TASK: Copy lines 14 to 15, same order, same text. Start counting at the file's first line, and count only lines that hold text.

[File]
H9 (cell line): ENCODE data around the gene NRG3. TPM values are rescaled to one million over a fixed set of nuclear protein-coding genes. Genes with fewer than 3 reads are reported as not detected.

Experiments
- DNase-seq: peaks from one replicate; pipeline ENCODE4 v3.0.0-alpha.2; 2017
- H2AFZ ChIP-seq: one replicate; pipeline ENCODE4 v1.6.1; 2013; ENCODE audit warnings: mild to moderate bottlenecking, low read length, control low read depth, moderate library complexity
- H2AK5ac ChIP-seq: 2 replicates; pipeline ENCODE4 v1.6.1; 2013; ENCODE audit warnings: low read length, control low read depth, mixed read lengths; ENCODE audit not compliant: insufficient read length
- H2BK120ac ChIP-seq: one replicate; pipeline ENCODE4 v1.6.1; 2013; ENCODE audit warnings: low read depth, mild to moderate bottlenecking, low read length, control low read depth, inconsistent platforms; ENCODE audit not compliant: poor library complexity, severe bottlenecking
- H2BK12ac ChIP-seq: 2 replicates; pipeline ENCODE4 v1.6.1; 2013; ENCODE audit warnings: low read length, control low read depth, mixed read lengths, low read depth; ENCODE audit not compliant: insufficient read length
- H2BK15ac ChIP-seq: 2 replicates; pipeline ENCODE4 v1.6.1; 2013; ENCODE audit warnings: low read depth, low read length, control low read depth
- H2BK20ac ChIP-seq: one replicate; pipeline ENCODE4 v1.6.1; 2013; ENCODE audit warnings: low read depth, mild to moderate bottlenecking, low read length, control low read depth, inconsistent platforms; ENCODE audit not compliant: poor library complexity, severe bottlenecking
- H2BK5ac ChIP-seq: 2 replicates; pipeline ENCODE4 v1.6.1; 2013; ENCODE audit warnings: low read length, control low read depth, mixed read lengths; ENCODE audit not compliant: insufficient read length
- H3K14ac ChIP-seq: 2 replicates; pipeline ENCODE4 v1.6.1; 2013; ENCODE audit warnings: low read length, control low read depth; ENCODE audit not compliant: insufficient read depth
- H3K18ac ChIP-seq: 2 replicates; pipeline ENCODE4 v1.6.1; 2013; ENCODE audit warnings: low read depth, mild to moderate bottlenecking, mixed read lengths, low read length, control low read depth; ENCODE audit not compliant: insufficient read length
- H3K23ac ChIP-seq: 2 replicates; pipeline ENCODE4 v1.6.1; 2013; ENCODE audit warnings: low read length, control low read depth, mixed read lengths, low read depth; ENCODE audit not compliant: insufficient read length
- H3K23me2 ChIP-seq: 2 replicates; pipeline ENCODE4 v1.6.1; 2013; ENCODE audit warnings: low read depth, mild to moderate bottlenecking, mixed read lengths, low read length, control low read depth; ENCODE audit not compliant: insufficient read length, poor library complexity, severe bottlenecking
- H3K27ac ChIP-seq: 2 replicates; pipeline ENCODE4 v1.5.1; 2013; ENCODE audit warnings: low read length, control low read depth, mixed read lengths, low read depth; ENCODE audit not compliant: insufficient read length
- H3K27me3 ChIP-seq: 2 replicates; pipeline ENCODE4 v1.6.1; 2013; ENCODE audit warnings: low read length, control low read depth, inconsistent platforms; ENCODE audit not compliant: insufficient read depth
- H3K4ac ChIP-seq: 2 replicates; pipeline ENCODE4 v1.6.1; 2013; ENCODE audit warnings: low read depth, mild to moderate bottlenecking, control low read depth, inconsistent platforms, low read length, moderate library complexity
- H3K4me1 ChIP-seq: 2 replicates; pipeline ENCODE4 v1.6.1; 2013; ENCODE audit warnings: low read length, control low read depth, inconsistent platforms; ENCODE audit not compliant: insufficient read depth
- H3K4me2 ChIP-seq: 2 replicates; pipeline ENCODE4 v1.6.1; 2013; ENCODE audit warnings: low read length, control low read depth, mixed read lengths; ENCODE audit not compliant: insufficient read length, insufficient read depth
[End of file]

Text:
- H3K23me2 ChIP-seq: 2 replicates; pipeline ENCODE4 v1.6.1; 2013; ENCODE audit warnings: low read depth, mild to moderate bottlenecking, mixed read lengths, low read length, control low read depth; ENCODE audit not compliant: insufficient read length, poor library complexity, severe bottlenecking
- H3K27ac ChIP-seq: 2 replicates; pipeline ENCODE4 v1.5.1; 2013; ENCODE audit warnings: low read length, control low read depth, mixed read lengths, low read depth; ENCODE audit not compliant: insufficient read length